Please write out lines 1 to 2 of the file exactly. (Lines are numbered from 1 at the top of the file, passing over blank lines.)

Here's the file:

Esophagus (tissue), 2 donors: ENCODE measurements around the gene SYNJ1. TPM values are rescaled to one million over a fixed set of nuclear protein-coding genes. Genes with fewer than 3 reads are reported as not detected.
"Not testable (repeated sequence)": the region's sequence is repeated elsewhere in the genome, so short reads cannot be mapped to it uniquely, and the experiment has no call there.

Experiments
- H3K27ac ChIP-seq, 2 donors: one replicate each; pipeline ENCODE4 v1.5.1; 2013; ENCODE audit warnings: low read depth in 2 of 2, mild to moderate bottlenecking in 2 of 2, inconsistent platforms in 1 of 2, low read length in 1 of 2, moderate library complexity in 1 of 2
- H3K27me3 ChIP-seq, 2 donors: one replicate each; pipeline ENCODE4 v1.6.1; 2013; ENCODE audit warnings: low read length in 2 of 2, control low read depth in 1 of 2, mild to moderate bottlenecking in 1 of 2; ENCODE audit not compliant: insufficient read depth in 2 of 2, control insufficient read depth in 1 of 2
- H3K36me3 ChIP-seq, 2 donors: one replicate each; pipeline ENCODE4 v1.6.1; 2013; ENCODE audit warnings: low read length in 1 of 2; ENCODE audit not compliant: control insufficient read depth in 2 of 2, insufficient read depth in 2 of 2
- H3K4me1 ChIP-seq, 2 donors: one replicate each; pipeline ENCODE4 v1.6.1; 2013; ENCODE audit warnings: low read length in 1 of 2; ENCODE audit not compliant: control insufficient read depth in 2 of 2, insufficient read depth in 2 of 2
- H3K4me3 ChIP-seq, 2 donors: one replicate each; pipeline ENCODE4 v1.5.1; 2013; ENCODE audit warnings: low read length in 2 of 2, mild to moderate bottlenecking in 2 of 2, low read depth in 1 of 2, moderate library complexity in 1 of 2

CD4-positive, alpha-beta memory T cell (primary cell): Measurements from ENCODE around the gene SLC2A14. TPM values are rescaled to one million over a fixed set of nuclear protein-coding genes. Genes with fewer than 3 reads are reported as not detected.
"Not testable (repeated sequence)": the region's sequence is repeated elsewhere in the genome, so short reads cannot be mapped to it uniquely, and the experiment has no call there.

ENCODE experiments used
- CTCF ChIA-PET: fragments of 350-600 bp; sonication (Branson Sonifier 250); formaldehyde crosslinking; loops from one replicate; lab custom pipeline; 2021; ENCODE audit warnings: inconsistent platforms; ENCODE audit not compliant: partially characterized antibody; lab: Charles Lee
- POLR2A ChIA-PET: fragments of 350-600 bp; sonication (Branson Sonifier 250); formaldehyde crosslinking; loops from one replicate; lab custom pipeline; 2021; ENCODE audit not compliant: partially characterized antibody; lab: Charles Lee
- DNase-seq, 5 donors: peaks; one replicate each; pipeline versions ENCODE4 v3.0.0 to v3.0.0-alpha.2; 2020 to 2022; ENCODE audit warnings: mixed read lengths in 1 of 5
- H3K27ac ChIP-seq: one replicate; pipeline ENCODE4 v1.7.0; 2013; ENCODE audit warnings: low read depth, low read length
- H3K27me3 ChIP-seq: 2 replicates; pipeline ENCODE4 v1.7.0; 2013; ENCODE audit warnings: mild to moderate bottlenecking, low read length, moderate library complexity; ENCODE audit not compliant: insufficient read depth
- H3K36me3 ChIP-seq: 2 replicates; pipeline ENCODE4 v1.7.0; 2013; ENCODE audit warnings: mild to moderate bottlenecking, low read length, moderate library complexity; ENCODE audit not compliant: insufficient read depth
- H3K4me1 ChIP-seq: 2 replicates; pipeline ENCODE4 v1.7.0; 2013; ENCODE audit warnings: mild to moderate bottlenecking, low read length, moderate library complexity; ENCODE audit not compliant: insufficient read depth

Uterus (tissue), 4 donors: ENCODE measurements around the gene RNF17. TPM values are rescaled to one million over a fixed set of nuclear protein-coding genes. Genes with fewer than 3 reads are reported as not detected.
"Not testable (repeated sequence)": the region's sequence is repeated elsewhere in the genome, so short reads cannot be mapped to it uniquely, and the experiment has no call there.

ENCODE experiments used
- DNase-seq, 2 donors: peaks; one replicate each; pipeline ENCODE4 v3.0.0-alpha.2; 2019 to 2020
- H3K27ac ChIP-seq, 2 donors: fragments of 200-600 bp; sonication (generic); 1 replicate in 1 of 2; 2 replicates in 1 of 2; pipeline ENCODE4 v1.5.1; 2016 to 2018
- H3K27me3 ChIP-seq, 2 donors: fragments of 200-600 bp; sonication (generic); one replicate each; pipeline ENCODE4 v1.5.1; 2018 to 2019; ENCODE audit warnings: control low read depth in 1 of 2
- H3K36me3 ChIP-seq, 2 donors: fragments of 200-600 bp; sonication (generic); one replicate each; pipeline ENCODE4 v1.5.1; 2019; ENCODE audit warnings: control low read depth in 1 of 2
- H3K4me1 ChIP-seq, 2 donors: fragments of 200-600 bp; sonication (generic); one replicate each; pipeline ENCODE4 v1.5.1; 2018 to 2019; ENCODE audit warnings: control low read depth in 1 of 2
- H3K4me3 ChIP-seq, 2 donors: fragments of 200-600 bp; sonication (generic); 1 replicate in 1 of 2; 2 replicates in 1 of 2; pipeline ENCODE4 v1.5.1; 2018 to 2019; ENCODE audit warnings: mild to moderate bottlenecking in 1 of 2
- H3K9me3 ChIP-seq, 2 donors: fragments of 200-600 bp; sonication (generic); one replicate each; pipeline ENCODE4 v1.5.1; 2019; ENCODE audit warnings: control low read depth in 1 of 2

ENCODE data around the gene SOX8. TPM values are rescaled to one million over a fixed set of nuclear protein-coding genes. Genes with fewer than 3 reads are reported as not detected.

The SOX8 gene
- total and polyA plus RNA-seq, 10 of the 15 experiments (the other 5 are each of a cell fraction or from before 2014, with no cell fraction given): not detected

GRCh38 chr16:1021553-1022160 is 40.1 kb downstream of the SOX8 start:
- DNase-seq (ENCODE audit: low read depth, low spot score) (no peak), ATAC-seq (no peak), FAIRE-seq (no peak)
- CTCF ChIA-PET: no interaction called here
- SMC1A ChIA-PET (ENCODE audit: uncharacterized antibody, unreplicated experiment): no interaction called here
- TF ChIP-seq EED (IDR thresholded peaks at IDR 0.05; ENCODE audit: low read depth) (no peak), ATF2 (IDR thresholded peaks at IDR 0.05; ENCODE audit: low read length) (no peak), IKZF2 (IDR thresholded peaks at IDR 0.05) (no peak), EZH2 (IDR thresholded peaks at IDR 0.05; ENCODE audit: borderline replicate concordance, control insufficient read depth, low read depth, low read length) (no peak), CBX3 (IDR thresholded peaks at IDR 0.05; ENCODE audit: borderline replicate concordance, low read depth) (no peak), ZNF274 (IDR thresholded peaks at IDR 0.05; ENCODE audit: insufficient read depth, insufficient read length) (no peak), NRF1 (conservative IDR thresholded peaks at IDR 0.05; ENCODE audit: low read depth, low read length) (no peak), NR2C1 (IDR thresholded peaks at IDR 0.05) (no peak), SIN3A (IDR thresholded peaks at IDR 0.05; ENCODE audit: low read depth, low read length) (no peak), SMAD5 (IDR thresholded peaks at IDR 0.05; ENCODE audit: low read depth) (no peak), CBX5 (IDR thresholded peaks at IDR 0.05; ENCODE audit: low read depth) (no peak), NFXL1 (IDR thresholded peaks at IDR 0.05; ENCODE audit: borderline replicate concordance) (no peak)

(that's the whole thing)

Esophagus (tissue), 2 donors: ENCODE measurements around the gene SYNJ1. TPM values are rescaled to one million over a fixed set of nuclear protein-coding genes. Genes with fewer than 3 reads are reported as not detected.
"Not testable (repeated sequence)": the region's sequence is repeated elsewhere in the genome, so short reads cannot be mapped to it uniquely, and the experiment has no call there.